The thing I like about mid- to late-August is that we get offbeat movies. With all the blockbusters having already opened and had weeks or months of play time, the studios are free to experiment, to toss out the stuff that has merit but isn't as easy to sell as the latest Marvel flick or a big sequel. It's a climate that has given us The Night House, Good Boys, Ready or Not, and now Beast. With the majority of the summer over, seeing a 93-minute, unapologetic B-movie feels refreshing.

Idris Elba stars as Dr. Nate Samuels, a widower who takes daughters Norah (Leah Jeffries) and Meredith (Iyana Halley) on a trip to Africa. There, he's reunited with old pal Martin (Sharlto Copley). Although the trip is supposed to be healing, Meredith quickly expresses resentment over Nate's estrangement from his wife during her illness. The group drives deep into the Savannah, where a very angry lion stalks them. Their car is badly damaged during an escape attempt, leaving them stranded. The lion is not the only threat they face, though.

Intentionally light on plot, Beast exists solely to exploit the potential of an exciting scenario. The movie works because it tackles the multiple lion attacks ingeniously. Director Baltasar Kormákur (Adrift) stages the action sequences in long takes that create a sense of authenticity. Whereas many filmmakers would have heavily edited these scenes, he wisely chooses to avoid cuts, so that we're pulled into the mayhem. A bit where Nate is trapped under the car and the lion moves from side to side trying to reach him is way more thrilling presented as a single unbroken shot.

Superb visual effects add to the impact. We're at a stage where CGI can deliver photorealistic animals. You'd swear Elba is punching a real lion and that Copley is cozying up to an actual pride. When combined with the immediacy of the cinematography/direction combo, Beast offers the kind of make-you-jump thrills that Jurassic World Dominion couldn't muster.

Just enough of a personal story exists to generate stakes. Nate knows he can redeem himself by keeping his girls safe, even if it means risking his own life. Elba is typically good in the role, but Jeffries and Halley deserve credit, too. The young actresses give Norah and Meredith personalities that stand out amid the mayhem. Both characters have times where they show great bravery, making them people we can root for rather than just victims of terror.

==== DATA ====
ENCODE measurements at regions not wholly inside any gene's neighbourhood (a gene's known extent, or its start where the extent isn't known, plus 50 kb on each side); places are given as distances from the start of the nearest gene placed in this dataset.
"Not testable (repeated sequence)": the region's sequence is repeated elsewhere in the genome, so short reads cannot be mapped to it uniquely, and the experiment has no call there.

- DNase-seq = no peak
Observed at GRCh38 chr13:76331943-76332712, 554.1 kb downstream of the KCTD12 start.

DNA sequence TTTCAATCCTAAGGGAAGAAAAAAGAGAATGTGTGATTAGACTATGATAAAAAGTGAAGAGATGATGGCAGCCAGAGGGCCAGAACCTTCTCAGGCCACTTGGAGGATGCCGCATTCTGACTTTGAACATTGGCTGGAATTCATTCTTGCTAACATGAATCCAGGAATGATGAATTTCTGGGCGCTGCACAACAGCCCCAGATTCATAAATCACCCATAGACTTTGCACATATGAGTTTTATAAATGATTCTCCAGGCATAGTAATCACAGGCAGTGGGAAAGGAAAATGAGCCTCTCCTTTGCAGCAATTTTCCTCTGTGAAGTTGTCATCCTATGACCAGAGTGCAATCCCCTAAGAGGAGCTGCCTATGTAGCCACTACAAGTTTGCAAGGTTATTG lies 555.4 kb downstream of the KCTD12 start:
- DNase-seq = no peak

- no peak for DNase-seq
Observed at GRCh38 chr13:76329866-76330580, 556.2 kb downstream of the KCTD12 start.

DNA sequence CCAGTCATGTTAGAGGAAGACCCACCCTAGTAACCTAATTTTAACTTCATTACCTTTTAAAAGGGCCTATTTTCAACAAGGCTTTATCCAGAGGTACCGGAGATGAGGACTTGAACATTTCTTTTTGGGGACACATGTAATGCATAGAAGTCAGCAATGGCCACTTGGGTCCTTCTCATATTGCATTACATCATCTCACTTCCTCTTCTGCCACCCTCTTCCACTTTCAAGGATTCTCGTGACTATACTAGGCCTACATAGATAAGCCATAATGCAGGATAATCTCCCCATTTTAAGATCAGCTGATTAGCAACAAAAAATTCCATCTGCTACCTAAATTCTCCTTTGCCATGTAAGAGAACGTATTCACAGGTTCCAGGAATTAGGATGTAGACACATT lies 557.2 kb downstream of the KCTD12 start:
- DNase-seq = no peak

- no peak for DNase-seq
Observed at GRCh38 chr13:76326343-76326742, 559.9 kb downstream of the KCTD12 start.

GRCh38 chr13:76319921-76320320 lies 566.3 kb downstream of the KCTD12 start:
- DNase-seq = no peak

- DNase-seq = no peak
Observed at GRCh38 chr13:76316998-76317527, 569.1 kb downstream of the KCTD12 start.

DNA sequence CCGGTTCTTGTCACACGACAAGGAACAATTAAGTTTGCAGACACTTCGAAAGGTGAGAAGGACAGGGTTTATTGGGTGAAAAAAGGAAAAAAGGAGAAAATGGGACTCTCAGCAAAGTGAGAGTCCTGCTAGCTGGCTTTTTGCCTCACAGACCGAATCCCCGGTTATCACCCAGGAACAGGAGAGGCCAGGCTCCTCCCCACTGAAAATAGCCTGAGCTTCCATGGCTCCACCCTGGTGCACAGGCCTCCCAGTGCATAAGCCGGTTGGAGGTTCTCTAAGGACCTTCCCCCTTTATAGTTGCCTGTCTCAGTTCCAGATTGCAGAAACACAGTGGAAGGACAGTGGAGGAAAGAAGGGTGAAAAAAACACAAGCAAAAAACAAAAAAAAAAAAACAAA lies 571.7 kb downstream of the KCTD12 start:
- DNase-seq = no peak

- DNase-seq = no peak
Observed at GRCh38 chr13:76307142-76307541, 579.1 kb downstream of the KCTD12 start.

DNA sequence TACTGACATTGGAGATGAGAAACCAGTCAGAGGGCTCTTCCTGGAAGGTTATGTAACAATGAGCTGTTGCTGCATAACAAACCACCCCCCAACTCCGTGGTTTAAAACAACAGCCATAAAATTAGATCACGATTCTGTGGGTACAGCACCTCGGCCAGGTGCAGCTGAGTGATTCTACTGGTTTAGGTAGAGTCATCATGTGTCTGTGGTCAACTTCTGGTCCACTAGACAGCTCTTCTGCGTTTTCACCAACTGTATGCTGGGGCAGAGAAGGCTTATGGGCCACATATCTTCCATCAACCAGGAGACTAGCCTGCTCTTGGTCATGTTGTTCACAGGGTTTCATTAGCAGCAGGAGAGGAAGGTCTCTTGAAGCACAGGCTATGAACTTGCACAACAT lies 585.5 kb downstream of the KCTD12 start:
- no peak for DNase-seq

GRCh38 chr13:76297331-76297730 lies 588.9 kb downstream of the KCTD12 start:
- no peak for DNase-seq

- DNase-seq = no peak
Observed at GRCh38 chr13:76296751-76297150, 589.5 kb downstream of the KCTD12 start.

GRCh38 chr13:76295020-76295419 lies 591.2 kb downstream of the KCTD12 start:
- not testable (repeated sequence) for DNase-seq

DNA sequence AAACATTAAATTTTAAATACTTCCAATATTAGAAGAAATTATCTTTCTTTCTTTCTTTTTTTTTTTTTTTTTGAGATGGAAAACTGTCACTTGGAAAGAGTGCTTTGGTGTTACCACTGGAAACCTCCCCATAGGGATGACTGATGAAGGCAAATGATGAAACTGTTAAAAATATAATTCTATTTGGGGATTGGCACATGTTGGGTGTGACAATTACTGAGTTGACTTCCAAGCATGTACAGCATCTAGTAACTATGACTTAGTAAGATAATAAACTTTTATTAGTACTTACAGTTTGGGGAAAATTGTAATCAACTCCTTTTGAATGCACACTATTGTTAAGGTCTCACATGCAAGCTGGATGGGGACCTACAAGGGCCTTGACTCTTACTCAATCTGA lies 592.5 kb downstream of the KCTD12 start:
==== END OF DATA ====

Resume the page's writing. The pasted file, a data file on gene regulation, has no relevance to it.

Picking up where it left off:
Did you catch the part where I said Idris Elba punches a lion? What more recommendation do you need? Beast is what it is -- a slick, tightly-paced action picture that gets your pulse racing. There's no depth or greater meaning, just an hour-and-a-half of near non-stop tension with zero bloat. Movies like this are perfect fun for the end of summer, and a palate cleanser after several months of cinematic bombast.

Blu-ray Features:

The Beast Blu-ray contains an impressive collection of supplementary features that run about 35-40 minutes in total. First among them is an inconsequential 40-second deleted scene between Meredith and Norah. After that come the more substantive behind-the-scenes segments:

Creating the Beast - This looks at the creation of the CGI lion seen onscreen. Members of the FX team talk about the efforts they took to make the lion look as realistic as possible. There's also on-set footage of stunt people wearing special gray suits or holding props so that the actors will have something in front of them to play off.

Man vs. Lion: The Final Battle - After seeing Beast, I wondered how they possibly pulled off the finale, where Nate physically fights the lion. The answers are in this section. We meet Owen Macrae, the animal movement performer who put on a grey lion costume (later to be removed digitally) and wrestled with Elba on the African ground. Their fight was intricately choreographed, taking two weeks to shoot. Director Baltasar Kormákur is here too, discussing his desire to shoot the fight in an unbroken shot that would add realism.

Making It Real: The Wounds - Make-up and prosthetic artists reveal how they created authentic-looking injuries for the characters. They had to study actual animal-inflicted wounds to ensure everything was as legitimate as possible.

Filming in the Beast's Territory - Producer Will Packer goes into depth about the desire to film in South Africa, knowing that its distinct look could not be replicated elsewhere. Some of the inherent challenges are explored, like creating a previously non-existent watering hole and bringing large equipment into a very remote location not accessible by vehicle. The creation of the “ghost village” seen in the film is shown, as well.

Family Bond: The Cast of Beast - Elba, Halley, and Jeffries talk about the friendship they created while making the movie. They also weigh in on the relationships their characters have.

A Lion's Pride - This is an educational segment, delving into the threats lions face, most notably poachers. At the end, advice is given for how viewers can help prevent the very possible extinction of the animals.

The theatrical trailer rounds out the package. Beast is a fun thriller, and the bonus materials are nicely produced. All in all, this is very enjoyable Blu-ray release.

Click here to purchase the disc at Amazon.

out of four

Beast is rated R for violent content, bloody images and some language. The running time is 1 hour and 33 minutes.